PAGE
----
It's easy to dismiss Donald Trump as some kind of celebrity clown candidate. Last Friday, Huffington Post even demoted coverage of his "campaign" to its entertainment section. And, of course, there can be said to be a clownish component to his "campaign." It is easy to dismiss it all as American celebrity culture run riot - someone monopolizing media attention not because he is in any sense a serious candidate (let alone a serious statesman), but simply because he is rich and famous in a society that worships wealth and fame.
All that may be true enough. But there is more to this sad story than just the clown factor. For one thing, while wealth and fame account for his ability to play the role he has chosen to ply, the fact remains that he is playing it on a clown-filled stage. His presence and popularity in his party is a testament to so much of what is so wrong in his party's politics.
His bizarre attack on Senator John McCain seems to have galvanized opposition and emboldened his opponents to attack back (many of whom had hitherto been too afraid to take him on directly for his other outlandish attacks). It says something about his party's politics that this is what it took - not the earlier attacks on immigrants or even the earlier indulging of the "Birther" movement, either of which should have been sufficient to disqualify a candidate from serious consideration by serious people. If now his party and its upcoming debates are to be tainted by their association with this candidacy, is it not a clear case of reaping what that same party has sown in recent years?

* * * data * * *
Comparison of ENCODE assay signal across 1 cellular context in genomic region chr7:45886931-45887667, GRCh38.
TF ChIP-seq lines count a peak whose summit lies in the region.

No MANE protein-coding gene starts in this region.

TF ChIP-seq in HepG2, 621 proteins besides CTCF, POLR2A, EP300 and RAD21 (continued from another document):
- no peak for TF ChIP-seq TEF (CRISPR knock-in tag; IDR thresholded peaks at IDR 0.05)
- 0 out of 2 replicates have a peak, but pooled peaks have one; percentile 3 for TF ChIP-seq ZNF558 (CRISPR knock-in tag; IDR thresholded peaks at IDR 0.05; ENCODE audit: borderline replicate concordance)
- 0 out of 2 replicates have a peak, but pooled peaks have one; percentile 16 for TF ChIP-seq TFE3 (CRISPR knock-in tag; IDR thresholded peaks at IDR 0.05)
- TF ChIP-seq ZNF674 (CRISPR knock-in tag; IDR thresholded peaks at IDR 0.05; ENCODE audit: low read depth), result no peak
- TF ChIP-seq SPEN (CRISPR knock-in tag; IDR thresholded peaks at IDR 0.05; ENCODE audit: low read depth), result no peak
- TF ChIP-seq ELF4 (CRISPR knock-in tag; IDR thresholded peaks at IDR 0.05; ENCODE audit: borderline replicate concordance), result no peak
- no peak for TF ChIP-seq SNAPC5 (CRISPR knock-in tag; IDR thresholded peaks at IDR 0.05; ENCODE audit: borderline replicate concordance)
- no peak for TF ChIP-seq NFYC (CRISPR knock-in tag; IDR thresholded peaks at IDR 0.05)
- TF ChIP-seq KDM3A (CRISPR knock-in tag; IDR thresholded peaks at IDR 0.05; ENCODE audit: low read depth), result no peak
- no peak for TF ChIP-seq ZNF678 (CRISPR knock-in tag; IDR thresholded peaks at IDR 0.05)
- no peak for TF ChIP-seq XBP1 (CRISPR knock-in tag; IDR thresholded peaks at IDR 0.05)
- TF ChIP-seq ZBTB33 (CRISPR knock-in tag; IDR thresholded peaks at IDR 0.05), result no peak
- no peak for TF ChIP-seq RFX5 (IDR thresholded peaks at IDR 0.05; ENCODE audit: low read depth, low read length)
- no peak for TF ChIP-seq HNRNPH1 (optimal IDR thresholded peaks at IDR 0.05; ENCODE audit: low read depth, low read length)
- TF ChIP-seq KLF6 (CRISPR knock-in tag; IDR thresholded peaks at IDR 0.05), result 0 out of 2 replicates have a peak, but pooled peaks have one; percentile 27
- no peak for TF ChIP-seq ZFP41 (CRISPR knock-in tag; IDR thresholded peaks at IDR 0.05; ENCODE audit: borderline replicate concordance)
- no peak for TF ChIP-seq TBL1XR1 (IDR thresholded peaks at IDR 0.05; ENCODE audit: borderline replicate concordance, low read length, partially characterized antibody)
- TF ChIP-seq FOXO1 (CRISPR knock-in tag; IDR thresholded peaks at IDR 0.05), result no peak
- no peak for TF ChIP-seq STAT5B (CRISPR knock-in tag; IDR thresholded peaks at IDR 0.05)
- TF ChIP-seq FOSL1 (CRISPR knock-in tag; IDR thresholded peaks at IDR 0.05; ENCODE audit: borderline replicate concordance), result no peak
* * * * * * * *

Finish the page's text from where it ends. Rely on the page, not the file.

On one of the Sunday morning talk shows, somebody noted that Trump got more negative comments at the event in question for the seemingly frivolous way he spoke about going to Communion and about his marriages. If that is so, it certainly deserves a lot more attention. On the one hand, it highlights the candidate's complex history (which, for now, New Yorkers may be much more familiar with than the rest of the country) and how that logically might be expected to impact an ostensibly conservative religious constituency. On the other hand, it highlights how unproblematic the hateful attack on McCain may actually seem for some elements in that strange constituency.
All of which highlights how destructive that party's approach to politics over the past several decades has ultimately been for political sanity, a civil society, and any long-term prospects for statesmanlike governance.
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